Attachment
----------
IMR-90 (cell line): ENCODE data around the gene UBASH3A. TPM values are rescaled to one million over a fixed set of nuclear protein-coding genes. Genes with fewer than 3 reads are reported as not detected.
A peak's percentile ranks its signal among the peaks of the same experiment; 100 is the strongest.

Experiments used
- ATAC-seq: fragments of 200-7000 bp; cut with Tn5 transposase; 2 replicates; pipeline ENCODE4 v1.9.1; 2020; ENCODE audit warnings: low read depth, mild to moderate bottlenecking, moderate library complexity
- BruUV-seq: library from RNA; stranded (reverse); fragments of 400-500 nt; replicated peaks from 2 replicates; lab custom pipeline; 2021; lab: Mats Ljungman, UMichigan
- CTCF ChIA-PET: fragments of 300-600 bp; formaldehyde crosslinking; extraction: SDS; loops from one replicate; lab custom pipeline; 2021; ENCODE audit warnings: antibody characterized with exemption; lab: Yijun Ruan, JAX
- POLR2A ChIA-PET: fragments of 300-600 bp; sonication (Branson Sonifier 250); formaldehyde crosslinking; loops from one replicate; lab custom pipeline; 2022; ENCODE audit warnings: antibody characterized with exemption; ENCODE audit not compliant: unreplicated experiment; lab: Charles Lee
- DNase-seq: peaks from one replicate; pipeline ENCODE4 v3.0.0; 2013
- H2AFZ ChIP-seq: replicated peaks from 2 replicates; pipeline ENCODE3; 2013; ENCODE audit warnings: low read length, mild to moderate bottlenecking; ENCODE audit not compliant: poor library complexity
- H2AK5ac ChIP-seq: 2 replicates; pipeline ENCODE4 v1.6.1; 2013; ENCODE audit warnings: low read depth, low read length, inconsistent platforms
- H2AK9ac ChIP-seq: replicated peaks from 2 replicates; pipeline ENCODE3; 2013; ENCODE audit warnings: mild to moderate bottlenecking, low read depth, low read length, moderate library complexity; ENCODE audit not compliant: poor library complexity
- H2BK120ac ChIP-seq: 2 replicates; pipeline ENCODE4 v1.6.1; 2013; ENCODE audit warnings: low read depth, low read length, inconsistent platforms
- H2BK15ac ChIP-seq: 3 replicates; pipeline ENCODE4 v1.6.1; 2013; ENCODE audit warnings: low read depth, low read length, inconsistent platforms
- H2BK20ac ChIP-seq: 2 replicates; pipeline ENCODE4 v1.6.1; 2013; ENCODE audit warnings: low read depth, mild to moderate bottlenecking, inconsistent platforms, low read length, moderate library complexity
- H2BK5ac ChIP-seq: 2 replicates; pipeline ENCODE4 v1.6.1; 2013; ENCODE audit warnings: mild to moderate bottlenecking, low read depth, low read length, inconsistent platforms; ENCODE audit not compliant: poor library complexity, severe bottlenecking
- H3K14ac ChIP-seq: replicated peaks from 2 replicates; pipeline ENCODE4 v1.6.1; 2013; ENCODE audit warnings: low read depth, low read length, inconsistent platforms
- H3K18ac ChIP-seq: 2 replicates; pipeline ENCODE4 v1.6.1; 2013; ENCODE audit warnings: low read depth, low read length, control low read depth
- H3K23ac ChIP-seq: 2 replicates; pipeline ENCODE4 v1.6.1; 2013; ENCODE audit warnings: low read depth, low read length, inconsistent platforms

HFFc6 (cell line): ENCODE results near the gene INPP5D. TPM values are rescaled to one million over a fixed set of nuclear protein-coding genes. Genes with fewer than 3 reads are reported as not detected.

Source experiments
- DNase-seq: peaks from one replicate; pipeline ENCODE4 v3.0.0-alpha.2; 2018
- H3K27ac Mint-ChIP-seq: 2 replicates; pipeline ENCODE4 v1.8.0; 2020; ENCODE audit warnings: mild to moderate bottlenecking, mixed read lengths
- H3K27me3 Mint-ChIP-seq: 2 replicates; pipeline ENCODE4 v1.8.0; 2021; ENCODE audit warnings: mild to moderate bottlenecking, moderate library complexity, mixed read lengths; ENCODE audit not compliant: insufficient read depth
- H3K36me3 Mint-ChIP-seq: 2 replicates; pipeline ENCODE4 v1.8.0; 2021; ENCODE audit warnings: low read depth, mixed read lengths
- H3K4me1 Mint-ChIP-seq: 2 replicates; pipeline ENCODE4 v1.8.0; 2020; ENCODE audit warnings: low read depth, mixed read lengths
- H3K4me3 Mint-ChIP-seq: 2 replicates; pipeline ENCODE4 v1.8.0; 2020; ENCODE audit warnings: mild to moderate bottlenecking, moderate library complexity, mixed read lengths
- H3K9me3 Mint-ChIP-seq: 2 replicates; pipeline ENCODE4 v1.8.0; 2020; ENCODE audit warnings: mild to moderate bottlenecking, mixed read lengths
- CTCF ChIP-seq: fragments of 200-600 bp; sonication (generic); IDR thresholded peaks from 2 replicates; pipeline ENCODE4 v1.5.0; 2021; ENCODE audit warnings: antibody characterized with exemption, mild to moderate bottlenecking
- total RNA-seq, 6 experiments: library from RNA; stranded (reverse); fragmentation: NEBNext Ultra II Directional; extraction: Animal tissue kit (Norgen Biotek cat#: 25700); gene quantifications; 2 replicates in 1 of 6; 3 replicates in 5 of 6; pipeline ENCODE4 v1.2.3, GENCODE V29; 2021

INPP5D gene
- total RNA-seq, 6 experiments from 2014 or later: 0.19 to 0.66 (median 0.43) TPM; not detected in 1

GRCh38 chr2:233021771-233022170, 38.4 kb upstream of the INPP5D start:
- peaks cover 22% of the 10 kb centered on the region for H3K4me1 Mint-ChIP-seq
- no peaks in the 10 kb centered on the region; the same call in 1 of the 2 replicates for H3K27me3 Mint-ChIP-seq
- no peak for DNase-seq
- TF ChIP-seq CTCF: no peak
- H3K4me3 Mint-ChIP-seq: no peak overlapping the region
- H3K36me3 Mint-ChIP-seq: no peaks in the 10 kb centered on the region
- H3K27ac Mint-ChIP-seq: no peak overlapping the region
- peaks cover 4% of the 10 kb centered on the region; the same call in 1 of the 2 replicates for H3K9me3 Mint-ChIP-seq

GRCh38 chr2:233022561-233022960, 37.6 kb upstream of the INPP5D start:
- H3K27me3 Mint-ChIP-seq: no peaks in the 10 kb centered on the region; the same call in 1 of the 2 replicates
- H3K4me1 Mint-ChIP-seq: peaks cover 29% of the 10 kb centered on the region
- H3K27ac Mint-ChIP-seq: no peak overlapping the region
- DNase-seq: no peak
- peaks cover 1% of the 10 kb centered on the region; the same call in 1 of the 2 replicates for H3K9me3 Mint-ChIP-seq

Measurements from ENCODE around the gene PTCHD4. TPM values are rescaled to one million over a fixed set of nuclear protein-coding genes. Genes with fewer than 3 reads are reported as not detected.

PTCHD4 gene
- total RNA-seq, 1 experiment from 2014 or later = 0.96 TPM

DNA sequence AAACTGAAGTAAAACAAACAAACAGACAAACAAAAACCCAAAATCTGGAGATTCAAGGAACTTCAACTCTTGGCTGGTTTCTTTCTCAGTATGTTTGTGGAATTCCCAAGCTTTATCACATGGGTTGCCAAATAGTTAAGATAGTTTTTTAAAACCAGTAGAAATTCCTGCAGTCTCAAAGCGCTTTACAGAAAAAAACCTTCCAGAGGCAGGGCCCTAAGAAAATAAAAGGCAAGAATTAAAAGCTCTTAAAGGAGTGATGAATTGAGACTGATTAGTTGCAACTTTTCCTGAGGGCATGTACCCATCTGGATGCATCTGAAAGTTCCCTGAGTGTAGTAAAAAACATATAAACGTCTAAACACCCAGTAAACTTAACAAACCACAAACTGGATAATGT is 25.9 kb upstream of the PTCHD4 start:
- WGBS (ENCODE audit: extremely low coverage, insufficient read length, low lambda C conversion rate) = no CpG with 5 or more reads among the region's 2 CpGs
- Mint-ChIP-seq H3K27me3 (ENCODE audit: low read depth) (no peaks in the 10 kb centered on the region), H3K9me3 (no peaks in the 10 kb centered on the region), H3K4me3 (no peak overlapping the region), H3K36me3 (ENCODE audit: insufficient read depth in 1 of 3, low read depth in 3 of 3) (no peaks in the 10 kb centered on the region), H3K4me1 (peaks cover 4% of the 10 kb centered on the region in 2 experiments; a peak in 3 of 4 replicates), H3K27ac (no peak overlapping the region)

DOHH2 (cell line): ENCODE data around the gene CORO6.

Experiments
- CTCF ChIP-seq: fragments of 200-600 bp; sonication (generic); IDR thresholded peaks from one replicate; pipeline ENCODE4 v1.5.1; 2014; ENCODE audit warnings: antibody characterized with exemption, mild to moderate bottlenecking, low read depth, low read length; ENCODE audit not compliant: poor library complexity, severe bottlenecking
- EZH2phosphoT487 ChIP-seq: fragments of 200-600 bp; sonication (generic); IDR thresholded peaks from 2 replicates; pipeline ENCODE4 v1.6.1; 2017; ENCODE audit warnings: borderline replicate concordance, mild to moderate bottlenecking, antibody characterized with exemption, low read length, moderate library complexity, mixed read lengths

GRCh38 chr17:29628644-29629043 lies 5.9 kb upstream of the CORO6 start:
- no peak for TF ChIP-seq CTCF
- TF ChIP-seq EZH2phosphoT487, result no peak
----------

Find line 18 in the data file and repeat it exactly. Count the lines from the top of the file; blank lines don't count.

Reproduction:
- H3K23ac ChIP-seq: 2 replicates; pipeline ENCODE4 v1.6.1; 2013; ENCODE audit warnings: low read depth, low read length, inconsistent platforms